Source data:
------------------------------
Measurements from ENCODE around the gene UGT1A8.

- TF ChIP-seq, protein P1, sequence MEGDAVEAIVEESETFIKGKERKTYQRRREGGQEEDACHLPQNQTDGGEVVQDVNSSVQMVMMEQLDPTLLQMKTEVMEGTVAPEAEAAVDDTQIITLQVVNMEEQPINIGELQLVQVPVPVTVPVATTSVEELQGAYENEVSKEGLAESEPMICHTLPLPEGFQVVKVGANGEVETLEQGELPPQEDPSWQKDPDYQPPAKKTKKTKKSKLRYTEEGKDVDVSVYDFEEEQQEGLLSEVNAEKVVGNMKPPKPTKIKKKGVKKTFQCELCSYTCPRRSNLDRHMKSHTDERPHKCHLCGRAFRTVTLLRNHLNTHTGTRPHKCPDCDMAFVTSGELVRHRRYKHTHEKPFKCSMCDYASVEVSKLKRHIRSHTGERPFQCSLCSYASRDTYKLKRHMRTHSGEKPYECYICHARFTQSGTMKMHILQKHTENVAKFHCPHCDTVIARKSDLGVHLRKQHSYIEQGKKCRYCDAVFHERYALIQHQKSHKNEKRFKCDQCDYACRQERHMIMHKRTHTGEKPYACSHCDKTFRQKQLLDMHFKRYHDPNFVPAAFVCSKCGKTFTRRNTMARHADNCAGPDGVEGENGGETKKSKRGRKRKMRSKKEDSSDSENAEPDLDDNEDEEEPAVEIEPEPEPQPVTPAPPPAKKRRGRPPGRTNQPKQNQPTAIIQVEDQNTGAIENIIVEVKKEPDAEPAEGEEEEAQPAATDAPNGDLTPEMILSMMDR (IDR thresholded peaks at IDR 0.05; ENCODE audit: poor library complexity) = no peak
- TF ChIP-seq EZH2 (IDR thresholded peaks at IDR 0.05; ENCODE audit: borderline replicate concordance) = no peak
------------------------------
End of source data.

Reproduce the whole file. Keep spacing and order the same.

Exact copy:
Measurements from ENCODE around the gene UGT1A8.

- TF ChIP-seq, protein P1, sequence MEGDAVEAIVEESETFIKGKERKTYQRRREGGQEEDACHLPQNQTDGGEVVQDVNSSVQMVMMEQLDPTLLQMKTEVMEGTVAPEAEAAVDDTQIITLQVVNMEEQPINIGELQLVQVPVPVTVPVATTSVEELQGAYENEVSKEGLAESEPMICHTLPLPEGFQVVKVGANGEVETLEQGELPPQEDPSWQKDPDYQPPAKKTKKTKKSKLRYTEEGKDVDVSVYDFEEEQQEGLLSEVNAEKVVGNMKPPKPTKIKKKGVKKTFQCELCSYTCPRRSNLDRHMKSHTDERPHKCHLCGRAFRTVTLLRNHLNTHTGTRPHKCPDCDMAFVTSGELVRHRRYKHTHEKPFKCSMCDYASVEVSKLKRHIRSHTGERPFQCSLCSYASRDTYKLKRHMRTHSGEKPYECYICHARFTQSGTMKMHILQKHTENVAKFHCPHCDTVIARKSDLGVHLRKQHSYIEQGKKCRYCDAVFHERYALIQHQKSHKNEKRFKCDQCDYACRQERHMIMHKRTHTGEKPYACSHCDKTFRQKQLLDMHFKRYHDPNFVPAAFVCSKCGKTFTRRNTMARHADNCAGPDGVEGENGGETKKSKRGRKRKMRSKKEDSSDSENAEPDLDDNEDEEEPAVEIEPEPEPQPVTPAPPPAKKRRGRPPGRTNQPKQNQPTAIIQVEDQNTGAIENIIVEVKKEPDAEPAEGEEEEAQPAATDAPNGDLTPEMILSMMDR (IDR thresholded peaks at IDR 0.05; ENCODE audit: poor library complexity) = no peak
- TF ChIP-seq EZH2 (IDR thresholded peaks at IDR 0.05; ENCODE audit: borderline replicate concordance) = no peak